Utah: Promising rainfall and the fight to save Great Salt Lake

Utah scenery, with clouds portending possible rainfall
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September 21, 2023 — According to a recent update from the Utah Department of Natural ResourcesOpens in a new tab., monsoonal moisture has been a great relief for the state’s water demands. Even though the seasonal rainfall has not made a huge difference in reservoir levels, it has eased the strain on Utah’s water resources.

Candice Hasenyager, the director of the Division of Water Resources, mentioned, “Nature plays an important role in our quest for resiliency, and reducing demand is the one lever we have to pull to secure our water future.” With evaporative demand being unusually high for the past summers, the last three months have shown a decrease, especially in the western half of Utah. This means residents needed less water for their lawns and plants, leading to significant water savings, given that about 60% of residential water use is for outdoor purposes.

State reservoirs are at a promising 77% storage, up from last year’s 45%. This is better than the usual 57% around this time of year. Less evaporation from these reservoirs and decreased human consumption due to lesser evaporative demand has contributed to this. A telling statistic is the 8% drop in reservoirs since July, while usually, they reduce by about 15%.

Another positive note is the rise in Great Salt Lake levelsOpens in a new tab., which are 5.5 feet above last year’s record lows. This has also improved the lake’s salinity. However, with incoming warmer temperatures, the lake levels are anticipated to decline until cooler months bring increased precipitation.

As the state transitions to the next season, Utah encourages water conservation among residents.  The Department of Natural Resources continues to promote initiatives such as the Agricultural Optimization ProgramOpens in a new tab. for farmers and SlowtheFlow.orgOpens in a new tab. for residents. These programs aim to educate and incentivize water-saving practices, ensuring Utahns become more drought resilient and prepare for future conditions.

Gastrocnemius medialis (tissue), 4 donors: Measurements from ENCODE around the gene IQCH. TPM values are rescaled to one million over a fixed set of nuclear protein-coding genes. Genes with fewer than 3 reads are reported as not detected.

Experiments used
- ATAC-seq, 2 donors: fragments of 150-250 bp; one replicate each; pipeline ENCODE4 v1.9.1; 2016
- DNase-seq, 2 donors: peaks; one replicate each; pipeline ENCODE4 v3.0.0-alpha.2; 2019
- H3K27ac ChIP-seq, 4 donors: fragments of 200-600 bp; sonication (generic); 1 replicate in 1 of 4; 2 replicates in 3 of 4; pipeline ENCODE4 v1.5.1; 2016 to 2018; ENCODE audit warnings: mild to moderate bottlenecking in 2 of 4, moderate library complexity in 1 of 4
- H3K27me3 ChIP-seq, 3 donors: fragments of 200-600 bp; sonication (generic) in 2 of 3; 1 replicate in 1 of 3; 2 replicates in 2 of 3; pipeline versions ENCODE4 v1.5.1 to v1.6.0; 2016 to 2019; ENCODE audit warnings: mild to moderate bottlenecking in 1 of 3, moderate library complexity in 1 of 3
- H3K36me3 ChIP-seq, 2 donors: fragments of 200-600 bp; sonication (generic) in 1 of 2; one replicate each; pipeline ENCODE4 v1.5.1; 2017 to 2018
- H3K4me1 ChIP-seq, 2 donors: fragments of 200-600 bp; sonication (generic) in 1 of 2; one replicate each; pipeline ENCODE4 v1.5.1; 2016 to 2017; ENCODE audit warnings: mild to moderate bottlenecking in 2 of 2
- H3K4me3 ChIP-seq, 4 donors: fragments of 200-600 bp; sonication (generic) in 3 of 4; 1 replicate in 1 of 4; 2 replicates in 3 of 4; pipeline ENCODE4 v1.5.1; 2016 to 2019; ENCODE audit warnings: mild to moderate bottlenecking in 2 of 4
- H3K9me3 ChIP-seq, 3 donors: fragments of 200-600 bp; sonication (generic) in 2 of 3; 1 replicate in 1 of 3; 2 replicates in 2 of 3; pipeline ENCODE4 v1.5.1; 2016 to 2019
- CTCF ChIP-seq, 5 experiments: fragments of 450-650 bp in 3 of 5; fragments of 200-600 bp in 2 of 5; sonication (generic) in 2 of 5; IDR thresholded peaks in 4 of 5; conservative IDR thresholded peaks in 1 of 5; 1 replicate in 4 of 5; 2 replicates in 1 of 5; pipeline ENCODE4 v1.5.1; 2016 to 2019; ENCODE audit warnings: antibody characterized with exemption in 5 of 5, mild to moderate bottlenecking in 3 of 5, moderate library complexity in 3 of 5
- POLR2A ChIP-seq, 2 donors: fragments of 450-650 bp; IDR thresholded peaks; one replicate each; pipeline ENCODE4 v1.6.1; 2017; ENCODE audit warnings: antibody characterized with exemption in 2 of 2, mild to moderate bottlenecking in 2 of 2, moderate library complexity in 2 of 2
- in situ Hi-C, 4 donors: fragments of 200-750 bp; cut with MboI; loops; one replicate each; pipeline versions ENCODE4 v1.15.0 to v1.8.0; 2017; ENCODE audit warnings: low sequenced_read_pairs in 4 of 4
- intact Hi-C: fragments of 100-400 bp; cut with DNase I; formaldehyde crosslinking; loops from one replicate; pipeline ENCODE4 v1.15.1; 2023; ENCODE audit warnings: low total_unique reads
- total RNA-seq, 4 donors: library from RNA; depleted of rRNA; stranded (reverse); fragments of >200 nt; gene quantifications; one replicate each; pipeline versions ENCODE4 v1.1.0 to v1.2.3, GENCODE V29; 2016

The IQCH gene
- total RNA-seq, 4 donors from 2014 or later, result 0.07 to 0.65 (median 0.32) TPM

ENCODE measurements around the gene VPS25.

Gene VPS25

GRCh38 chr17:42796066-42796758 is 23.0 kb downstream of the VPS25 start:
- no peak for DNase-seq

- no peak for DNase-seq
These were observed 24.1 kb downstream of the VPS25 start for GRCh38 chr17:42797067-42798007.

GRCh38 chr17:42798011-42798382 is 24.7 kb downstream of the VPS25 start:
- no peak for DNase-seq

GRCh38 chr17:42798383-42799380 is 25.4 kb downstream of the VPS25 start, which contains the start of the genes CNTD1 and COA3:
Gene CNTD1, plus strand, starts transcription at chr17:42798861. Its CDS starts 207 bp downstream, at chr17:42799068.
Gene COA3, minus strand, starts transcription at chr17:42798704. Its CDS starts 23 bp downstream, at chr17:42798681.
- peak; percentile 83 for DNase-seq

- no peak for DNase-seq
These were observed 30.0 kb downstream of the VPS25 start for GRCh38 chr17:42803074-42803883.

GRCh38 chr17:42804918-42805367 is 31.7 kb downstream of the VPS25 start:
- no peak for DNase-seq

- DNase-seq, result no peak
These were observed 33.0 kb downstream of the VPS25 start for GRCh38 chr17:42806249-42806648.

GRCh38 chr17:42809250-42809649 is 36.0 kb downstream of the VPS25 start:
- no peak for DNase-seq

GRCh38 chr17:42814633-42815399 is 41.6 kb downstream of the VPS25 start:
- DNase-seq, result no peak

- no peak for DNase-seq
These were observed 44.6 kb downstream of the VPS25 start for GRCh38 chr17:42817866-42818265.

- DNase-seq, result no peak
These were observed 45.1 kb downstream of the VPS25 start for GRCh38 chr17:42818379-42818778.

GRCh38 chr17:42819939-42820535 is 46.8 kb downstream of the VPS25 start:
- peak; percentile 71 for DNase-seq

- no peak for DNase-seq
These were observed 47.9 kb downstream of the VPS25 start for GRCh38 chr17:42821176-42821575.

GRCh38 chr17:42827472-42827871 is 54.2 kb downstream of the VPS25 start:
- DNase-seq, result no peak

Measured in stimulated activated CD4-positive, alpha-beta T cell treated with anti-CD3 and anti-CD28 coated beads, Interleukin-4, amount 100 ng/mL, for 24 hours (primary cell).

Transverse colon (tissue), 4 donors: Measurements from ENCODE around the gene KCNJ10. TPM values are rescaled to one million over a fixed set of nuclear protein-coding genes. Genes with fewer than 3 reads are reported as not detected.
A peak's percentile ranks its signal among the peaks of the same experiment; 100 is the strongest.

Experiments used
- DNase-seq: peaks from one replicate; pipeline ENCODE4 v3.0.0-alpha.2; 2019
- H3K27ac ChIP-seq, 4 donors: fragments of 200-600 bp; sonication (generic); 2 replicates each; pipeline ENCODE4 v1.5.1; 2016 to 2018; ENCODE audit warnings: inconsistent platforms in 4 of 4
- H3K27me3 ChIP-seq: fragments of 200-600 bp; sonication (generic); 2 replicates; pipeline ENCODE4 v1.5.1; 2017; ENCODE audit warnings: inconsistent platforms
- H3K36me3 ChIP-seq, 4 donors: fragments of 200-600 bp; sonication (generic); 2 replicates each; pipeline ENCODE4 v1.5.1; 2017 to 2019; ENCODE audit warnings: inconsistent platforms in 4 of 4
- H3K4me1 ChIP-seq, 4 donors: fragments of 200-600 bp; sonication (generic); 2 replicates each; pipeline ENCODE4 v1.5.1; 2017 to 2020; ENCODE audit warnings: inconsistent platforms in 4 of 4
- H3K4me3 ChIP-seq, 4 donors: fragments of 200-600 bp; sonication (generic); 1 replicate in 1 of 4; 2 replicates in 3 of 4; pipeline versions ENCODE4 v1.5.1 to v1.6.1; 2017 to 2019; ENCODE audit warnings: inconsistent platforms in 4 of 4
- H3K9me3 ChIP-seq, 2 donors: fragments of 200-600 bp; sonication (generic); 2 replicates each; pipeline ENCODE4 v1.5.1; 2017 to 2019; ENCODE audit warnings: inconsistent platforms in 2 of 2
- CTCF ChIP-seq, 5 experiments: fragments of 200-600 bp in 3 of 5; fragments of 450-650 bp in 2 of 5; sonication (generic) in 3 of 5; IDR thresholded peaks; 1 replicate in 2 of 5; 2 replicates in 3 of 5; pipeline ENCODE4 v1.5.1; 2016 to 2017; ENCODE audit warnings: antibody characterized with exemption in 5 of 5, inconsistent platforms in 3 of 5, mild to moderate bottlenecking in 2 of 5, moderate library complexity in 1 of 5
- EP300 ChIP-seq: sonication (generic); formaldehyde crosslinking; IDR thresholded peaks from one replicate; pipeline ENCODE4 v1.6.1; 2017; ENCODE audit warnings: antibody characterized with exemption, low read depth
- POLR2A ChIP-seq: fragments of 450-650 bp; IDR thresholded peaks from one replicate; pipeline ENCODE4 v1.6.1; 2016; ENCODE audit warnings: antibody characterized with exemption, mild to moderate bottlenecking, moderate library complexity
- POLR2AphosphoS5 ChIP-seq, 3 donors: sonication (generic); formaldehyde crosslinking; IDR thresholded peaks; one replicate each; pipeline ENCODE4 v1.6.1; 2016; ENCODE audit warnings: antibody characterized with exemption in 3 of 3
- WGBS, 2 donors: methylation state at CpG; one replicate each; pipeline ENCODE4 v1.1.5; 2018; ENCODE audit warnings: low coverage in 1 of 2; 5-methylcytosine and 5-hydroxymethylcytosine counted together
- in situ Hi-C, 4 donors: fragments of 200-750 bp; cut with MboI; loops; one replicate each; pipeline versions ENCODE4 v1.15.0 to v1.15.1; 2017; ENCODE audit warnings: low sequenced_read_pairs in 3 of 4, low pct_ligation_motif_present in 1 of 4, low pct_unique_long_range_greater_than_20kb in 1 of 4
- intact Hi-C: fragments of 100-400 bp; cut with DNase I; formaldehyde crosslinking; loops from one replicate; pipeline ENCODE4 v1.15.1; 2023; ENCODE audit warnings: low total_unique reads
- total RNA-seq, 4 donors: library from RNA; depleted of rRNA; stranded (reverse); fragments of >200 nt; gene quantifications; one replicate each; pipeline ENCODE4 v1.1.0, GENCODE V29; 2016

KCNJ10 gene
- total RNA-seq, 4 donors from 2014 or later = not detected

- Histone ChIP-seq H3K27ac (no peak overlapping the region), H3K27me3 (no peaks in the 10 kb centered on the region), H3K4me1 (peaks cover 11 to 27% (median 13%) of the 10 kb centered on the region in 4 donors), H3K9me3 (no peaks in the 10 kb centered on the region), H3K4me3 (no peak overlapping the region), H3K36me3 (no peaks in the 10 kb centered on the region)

The Benefits of Monsoonal Rainfall on Reservoirs.

According to the State Department of Natural Resources, the monsoon rains deliver the following benefits:

  1. Increased Inflows: Short bursts of rainfall can cause an immediate surge in water inflow to reservoirs.
  2. Improved Water Quality: These rains can dilute pollutants and reduce sediment buildup in reservoirs.
  3. Reduced Irrigation Demand: Rainfall means less need for irrigation, conserving reservoir water.
  4. Supporting Ecosystems: Monsoon rains can create crucial habitats for fish and other aquatic beings.
  5. Flood Risk Management: Monitoring and managing reservoir levels during monsoons prevent potential flooding.
  6. Water Supply Planning: Monsoon moisture helps water managers assess conditions and plan for future water needs.

The Cost of Ignoring the Great Salt Lake.

A report from Salt Lake City’s Fox 13 News revealed that the Utah State Legislature’s Auditor General discovered that mitigating dust from the receding Great Salt Lake could come with a hefty price tag of more than a billion dollars. A particular concern is “dust mitigation” from the exposed lakebed, which might cost taxpayers a staggering $1.5 billion, with an annual maintenance cost of $15 million. These expenses could rise even more if the affected area increases.

Leonardo DiCaprio Urges Fans to Save the Great Salt Lake.

Drawing international attention to the plight of the Great Salt Lake, Hollywood actor Leonardo DiCaprioOpens in a new tab. recently called on his fans to sign a petition aimed at the protection and restoration of the lake. He highlighted the risks posed by the declining lake levels to millions of migrating birds and the danger of toxic dust from the dried lakebed.

Backing a group of environmental organizations suing the State of Utah for their alleged “failures” to safeguard the lake, DiCaprio pointed out that diverting water upstream is causing this depletion.

In a strong endorsement, DiCaprio quoted Zach Frankel from the Utah Rivers Council, emphasizing the urgency and accountability required from officials to reverse the situation. The Sierra Club, along with other organizations, continues to fight for the lake’s protection and urges the public to be active participants in this vital cause.

Challenges Remain.

In conclusion, while recent monsoonal moisture has brought relief, the ongoing battle for Utah’s water resources and the Great Salt Lake remains at the forefront of environmental concerns in the region. The importance of community engagement, awareness, and stringent policy actions have been stressed by numerous stakeholders.


Since 1995, Deborah has owned and operated LegalTech LLC with a focus on water rights. Before moving to Arizona in 1986, she worked as a quality control analyst for Honeywell and in commercial real estate, both in Texas. She learned about Arizona's water rights from the late and great attorney Michael Brophy of Ryley, Carlock & Applewhite. Her side interests are writing (and reading), Wordpress programming and much more.

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Laura Bove
Laura Bove
September 25, 2023 5:31 pm
I hope the lake breathes a sigh of relief as the summer ends and we move into autumn and winter. I like the feeling of ease that came over me as I read this article. The water situation is so much worse and more complex than I ever had imagined. I am new to all of this and continue to be fascinated, horrified and amazed at what it takes to manage water and all that it affects.

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